Taoiseach suggests justice system is ‘slow’ and could be more efficient
Thinly veiled criticism comes as Varadkar rejects call by judge for more appointments
Leo Varadkar: “I think we need to examine court procedures and the way our courts are managed so that cases can be heard more quickly”
The Taoiseach has rejected a call by a prominent judge for more appointments to the bench. Instead Leo Varadkar suggested the justice system in the Republic was “slow”, and its efficiency could be improved.
He was responding to comments by High Court judge Mr Justice Kevin Cross warning that people who have sued over alleged delays in cancer diagnosis or alleged misdiagnosis may die before their cases were heard.
Mr Justice Cross called on Thursday for more judges to be appointed to the High Court to deal with a growing number of personal injuries cases, many relating to CervicalCheck, breast cancer and swine flu issues.
However, his appeal was rebuffed by the Taoiseach on Friday when speaking to reporters at the Garda college in Templemore, Co Tipperary.
Mr Varadkar said additional judges had been hired to “speed up” court cases. But it appeared to him the justice system in the Republic was slow.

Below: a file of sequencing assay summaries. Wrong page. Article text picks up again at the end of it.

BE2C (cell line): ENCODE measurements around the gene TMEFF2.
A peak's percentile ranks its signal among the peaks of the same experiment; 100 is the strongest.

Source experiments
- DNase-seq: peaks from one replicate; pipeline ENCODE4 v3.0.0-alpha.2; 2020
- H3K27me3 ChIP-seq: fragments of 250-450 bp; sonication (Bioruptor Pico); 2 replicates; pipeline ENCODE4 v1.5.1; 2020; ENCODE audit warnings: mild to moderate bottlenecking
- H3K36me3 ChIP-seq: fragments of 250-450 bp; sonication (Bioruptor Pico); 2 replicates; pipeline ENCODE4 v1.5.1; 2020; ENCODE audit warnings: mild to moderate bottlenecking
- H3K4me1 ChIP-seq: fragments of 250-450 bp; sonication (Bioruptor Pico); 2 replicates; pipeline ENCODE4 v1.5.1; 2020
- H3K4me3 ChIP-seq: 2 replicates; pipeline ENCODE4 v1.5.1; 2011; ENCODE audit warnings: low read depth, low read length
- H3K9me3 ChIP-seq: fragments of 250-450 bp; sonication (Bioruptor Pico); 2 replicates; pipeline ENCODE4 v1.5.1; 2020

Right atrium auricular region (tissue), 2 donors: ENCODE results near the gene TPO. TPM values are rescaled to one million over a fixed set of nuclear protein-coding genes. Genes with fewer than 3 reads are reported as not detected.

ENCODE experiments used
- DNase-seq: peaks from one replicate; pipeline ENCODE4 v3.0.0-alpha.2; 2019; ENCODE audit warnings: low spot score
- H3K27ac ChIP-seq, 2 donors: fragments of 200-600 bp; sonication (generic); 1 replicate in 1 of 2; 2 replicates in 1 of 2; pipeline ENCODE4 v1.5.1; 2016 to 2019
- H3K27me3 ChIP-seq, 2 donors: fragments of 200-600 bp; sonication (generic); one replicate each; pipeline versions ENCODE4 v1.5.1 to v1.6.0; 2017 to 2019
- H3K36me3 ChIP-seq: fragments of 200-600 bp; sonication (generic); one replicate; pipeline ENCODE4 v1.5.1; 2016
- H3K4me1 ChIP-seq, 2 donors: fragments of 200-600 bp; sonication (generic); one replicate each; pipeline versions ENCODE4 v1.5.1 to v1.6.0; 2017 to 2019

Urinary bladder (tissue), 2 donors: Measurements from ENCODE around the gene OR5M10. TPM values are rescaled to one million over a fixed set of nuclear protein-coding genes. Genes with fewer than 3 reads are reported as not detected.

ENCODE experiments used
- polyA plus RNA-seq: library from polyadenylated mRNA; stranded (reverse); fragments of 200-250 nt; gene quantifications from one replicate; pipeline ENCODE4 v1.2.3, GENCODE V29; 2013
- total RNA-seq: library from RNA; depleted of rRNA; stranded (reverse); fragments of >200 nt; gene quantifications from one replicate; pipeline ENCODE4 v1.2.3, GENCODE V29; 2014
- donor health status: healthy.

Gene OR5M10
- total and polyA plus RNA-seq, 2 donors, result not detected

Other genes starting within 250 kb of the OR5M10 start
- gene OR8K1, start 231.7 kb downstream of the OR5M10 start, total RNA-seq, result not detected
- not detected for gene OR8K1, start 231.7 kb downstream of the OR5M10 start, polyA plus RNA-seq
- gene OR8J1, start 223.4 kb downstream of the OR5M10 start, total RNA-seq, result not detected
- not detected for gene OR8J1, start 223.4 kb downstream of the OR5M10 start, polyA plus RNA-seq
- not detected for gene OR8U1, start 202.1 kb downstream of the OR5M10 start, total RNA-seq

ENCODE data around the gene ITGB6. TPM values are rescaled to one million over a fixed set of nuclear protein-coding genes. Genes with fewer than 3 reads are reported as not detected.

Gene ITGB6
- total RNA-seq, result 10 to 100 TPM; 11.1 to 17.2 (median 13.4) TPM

“If you compare Ireland to other jurisdictions, it does seem to me that a lot of our court cases take a lot of time, much more time than would the case in other jurisdictions, so I think we need to examine that.
“I think we need to examine court procedures and the way our courts are managed so that cases can be heard more quickly. Justice delayed is justice denied. It’s not just a case of appointing more judges. I think we need to manage cases better and…improve in terms of case efficiency.”
Alternatives to court
He said The Government also now had a report from Judge Charles Meenan on alternatives to court, and this system would be set up “in the new year”.
This work may take time because primary legislation was needed, said Mr Varadkar. “We’ll put in place an alternative which will protect anonymity and ensure judges have experts they can draw on. Often these cases are down to conflicting reports from conflicting experts paid by each side.”
Under the new system judges would have access to their own experts to help determine whether negligence had occurred.
Asked about fines being imposed by the Central Bank on some banks for their role in the €1 billion tracker mortgage scandal, the Taoiseach said he would not rule out the possibility of prosecutions.
“The Government is not responsible for prosecuting people. But there have been a number of prosecutions of bankers and bank officials in the last couple of years, so I wouldn’t rule that out.”